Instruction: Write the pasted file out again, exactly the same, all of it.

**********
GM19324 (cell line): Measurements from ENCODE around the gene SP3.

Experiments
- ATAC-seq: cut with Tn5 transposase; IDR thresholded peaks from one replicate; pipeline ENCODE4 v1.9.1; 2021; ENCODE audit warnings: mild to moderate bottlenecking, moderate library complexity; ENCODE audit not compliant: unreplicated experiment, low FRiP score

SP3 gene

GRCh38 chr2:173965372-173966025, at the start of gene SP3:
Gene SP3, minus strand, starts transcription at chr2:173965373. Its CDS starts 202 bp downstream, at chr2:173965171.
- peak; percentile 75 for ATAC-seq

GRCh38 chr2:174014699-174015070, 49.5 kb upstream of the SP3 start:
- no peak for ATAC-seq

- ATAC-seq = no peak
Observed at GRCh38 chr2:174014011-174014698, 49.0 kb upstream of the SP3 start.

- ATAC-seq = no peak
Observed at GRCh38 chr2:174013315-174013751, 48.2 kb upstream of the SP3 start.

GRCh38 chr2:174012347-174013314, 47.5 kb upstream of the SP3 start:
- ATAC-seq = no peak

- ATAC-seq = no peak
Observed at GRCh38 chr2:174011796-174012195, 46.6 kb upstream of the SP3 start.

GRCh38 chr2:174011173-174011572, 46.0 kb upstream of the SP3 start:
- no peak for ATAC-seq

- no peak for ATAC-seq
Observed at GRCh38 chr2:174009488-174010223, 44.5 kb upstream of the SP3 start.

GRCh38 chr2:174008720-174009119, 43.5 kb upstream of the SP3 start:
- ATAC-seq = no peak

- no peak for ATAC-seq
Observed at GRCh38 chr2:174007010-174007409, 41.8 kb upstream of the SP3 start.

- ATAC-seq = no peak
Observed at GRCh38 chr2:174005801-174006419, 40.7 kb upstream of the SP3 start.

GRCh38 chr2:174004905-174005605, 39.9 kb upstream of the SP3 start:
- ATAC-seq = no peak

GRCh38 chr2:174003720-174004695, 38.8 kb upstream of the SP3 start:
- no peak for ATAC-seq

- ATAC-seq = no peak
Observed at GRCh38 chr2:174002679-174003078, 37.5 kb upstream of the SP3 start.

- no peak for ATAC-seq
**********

GM19324 (cell line): Measurements from ENCODE around the gene SP3.

Experiments
- ATAC-seq: cut with Tn5 transposase; IDR thresholded peaks from one replicate; pipeline ENCODE4 v1.9.1; 2021; ENCODE audit warnings: mild to moderate bottlenecking, moderate library complexity; ENCODE audit not compliant: unreplicated experiment, low FRiP score

SP3 gene

GRCh38 chr2:173965372-173966025, at the start of gene SP3:
Gene SP3, minus strand, starts transcription at chr2:173965373. Its CDS starts 202 bp downstream, at chr2:173965171.
- peak; percentile 75 for ATAC-seq

GRCh38 chr2:174014699-174015070, 49.5 kb upstream of the SP3 start:
- no peak for ATAC-seq

- ATAC-seq = no peak
Observed at GRCh38 chr2:174014011-174014698, 49.0 kb upstream of the SP3 start.

- ATAC-seq = no peak
Observed at GRCh38 chr2:174013315-174013751, 48.2 kb upstream of the SP3 start.

GRCh38 chr2:174012347-174013314, 47.5 kb upstream of the SP3 start:
- ATAC-seq = no peak

- ATAC-seq = no peak
Observed at GRCh38 chr2:174011796-174012195, 46.6 kb upstream of the SP3 start.

GRCh38 chr2:174011173-174011572, 46.0 kb upstream of the SP3 start:
- no peak for ATAC-seq

- no peak for ATAC-seq
Observed at GRCh38 chr2:174009488-174010223, 44.5 kb upstream of the SP3 start.

GRCh38 chr2:174008720-174009119, 43.5 kb upstream of the SP3 start:
- ATAC-seq = no peak

- no peak for ATAC-seq
Observed at GRCh38 chr2:174007010-174007409, 41.8 kb upstream of the SP3 start.

- ATAC-seq = no peak
Observed at GRCh38 chr2:174005801-174006419, 40.7 kb upstream of the SP3 start.

GRCh38 chr2:174004905-174005605, 39.9 kb upstream of the SP3 start:
- ATAC-seq = no peak

GRCh38 chr2:174003720-174004695, 38.8 kb upstream of the SP3 start:
- no peak for ATAC-seq

- ATAC-seq = no peak
Observed at GRCh38 chr2:174002679-174003078, 37.5 kb upstream of the SP3 start.

- no peak for ATAC-seq